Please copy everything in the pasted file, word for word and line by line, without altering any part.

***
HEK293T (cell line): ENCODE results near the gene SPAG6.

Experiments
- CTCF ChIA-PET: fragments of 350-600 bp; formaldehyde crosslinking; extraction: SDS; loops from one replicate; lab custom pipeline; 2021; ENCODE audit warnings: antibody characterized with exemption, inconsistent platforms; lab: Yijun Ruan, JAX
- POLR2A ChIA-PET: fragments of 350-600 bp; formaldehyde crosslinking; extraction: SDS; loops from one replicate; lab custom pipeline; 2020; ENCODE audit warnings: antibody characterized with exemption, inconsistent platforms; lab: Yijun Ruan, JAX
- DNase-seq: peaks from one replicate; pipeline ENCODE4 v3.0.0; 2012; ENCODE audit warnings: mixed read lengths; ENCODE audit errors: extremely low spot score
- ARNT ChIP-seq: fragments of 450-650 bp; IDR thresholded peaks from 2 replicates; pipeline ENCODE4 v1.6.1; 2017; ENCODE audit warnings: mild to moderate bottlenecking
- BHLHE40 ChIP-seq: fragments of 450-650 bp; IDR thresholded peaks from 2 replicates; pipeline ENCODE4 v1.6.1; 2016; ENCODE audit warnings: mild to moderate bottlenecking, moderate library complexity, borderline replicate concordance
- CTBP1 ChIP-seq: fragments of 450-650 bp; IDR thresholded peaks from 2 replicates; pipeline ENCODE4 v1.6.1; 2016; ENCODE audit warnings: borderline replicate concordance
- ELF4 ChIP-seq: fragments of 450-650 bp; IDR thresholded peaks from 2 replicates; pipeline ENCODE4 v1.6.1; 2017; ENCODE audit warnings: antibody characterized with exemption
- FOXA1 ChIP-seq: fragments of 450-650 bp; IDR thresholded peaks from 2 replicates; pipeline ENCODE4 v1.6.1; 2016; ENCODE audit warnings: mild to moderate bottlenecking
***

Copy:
HEK293T (cell line): ENCODE results near the gene SPAG6.

Experiments
- CTCF ChIA-PET: fragments of 350-600 bp; formaldehyde crosslinking; extraction: SDS; loops from one replicate; lab custom pipeline; 2021; ENCODE audit warnings: antibody characterized with exemption, inconsistent platforms; lab: Yijun Ruan, JAX
- POLR2A ChIA-PET: fragments of 350-600 bp; formaldehyde crosslinking; extraction: SDS; loops from one replicate; lab custom pipeline; 2020; ENCODE audit warnings: antibody characterized with exemption, inconsistent platforms; lab: Yijun Ruan, JAX
- DNase-seq: peaks from one replicate; pipeline ENCODE4 v3.0.0; 2012; ENCODE audit warnings: mixed read lengths; ENCODE audit errors: extremely low spot score
- ARNT ChIP-seq: fragments of 450-650 bp; IDR thresholded peaks from 2 replicates; pipeline ENCODE4 v1.6.1; 2017; ENCODE audit warnings: mild to moderate bottlenecking
- BHLHE40 ChIP-seq: fragments of 450-650 bp; IDR thresholded peaks from 2 replicates; pipeline ENCODE4 v1.6.1; 2016; ENCODE audit warnings: mild to moderate bottlenecking, moderate library complexity, borderline replicate concordance
- CTBP1 ChIP-seq: fragments of 450-650 bp; IDR thresholded peaks from 2 replicates; pipeline ENCODE4 v1.6.1; 2016; ENCODE audit warnings: borderline replicate concordance
- ELF4 ChIP-seq: fragments of 450-650 bp; IDR thresholded peaks from 2 replicates; pipeline ENCODE4 v1.6.1; 2017; ENCODE audit warnings: antibody characterized with exemption
- FOXA1 ChIP-seq: fragments of 450-650 bp; IDR thresholded peaks from 2 replicates; pipeline ENCODE4 v1.6.1; 2016; ENCODE audit warnings: mild to moderate bottlenecking